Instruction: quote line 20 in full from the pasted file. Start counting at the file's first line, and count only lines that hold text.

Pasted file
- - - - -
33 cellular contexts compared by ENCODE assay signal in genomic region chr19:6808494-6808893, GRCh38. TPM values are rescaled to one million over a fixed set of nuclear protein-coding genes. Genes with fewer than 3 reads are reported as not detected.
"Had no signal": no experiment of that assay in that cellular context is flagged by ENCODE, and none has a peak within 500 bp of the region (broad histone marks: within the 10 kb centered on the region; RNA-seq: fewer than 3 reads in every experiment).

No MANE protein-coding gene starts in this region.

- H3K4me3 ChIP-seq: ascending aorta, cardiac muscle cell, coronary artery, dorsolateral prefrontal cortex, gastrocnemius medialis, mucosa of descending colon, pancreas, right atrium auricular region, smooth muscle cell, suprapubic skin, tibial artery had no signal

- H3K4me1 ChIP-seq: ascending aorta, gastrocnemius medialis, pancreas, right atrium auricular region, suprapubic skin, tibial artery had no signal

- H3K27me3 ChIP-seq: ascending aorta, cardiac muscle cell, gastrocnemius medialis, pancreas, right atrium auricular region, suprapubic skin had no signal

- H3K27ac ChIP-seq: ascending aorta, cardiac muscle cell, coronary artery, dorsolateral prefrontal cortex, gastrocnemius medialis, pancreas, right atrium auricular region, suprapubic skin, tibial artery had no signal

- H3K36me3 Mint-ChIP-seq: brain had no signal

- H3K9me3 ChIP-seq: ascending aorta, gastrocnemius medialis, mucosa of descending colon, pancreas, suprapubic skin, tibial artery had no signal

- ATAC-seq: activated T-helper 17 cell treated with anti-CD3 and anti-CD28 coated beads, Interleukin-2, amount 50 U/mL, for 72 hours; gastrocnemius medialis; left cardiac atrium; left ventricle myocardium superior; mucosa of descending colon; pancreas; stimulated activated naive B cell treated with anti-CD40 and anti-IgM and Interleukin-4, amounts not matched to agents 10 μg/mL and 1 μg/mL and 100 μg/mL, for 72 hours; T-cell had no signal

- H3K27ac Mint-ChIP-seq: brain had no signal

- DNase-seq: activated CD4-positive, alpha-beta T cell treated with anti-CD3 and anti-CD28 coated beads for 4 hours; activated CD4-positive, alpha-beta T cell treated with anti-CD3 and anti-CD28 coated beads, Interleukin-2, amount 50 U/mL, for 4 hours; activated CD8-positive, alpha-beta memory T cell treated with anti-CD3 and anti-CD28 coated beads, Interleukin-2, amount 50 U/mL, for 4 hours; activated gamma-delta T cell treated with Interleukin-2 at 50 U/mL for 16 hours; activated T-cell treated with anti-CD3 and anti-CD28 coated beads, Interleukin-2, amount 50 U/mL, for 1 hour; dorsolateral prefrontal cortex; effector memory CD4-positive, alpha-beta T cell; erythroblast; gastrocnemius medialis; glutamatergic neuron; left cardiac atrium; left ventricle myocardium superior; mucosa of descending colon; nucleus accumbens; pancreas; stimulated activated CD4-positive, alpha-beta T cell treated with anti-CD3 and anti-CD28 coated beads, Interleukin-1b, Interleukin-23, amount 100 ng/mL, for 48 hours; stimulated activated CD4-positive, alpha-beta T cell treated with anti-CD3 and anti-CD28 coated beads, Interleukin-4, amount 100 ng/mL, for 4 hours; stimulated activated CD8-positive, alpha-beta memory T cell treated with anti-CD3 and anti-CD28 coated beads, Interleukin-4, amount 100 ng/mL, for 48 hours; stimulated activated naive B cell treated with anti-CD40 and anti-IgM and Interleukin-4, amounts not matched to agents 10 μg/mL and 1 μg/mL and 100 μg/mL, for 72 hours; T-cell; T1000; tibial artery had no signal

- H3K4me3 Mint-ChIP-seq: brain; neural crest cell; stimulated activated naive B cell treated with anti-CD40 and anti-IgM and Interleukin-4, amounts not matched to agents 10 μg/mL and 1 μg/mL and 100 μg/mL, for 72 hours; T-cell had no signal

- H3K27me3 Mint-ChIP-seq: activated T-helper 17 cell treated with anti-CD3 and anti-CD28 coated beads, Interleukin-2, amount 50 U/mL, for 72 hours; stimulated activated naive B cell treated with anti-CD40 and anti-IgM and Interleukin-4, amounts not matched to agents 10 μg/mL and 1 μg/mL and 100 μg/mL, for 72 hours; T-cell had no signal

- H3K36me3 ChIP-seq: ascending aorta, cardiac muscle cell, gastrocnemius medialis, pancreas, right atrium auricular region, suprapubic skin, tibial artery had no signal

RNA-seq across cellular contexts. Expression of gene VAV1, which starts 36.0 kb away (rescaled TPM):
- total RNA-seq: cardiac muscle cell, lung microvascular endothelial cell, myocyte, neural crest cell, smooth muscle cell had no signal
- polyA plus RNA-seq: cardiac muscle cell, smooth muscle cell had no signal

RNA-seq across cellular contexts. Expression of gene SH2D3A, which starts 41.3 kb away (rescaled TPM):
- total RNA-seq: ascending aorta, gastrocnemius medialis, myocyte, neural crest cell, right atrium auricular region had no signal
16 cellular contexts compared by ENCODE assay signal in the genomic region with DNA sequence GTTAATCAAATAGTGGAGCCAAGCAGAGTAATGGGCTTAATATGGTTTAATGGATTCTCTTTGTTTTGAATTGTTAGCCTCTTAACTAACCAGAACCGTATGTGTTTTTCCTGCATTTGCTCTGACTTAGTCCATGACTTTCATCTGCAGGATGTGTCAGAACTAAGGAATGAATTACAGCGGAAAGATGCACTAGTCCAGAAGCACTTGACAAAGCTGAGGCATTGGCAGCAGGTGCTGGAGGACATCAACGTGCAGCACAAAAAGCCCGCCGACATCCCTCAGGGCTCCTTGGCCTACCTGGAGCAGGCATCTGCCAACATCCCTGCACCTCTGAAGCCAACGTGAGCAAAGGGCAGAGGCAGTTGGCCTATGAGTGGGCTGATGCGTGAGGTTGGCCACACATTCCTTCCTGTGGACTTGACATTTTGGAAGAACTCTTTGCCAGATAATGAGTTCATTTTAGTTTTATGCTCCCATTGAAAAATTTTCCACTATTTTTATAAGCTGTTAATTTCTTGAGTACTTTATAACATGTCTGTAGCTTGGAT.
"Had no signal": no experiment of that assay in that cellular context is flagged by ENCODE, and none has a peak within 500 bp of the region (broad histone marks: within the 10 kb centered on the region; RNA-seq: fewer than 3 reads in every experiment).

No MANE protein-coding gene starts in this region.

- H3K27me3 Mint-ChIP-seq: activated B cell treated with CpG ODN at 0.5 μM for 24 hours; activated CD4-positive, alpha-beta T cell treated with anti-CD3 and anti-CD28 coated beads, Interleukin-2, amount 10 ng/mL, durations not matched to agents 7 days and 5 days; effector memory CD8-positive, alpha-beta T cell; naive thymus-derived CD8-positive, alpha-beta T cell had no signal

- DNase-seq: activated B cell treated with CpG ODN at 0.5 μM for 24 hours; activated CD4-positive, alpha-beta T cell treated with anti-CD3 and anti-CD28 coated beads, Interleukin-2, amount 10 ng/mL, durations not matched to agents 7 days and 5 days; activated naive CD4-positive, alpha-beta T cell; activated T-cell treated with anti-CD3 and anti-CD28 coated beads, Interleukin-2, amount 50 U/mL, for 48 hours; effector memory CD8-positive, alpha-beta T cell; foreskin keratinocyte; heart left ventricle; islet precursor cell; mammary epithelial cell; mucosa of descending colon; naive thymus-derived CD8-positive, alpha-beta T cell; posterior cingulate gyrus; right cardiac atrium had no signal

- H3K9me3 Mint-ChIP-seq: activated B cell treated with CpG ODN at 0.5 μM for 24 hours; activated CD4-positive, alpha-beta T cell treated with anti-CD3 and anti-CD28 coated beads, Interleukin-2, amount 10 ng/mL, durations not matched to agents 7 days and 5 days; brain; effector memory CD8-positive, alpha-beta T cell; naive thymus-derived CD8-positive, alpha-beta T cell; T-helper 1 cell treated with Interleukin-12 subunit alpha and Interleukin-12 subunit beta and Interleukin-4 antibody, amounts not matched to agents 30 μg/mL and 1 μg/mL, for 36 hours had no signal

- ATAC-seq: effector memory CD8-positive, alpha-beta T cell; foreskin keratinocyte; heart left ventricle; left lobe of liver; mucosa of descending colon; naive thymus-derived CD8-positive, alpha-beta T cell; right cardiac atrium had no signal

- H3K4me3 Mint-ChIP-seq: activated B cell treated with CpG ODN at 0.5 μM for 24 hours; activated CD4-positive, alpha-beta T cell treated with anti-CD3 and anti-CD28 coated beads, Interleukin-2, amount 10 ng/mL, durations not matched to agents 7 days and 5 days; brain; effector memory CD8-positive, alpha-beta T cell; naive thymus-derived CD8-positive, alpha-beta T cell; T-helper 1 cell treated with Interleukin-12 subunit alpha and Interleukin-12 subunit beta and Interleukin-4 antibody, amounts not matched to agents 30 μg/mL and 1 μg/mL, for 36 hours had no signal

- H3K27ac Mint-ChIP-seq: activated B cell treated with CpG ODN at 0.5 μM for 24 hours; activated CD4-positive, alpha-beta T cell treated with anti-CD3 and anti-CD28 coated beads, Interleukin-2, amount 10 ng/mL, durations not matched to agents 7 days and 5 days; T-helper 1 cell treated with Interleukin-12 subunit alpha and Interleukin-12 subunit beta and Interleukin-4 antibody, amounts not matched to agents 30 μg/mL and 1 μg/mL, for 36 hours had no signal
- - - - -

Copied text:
- total RNA-seq: ascending aorta, gastrocnemius medialis, myocyte, neural crest cell, right atrium auricular region had no signal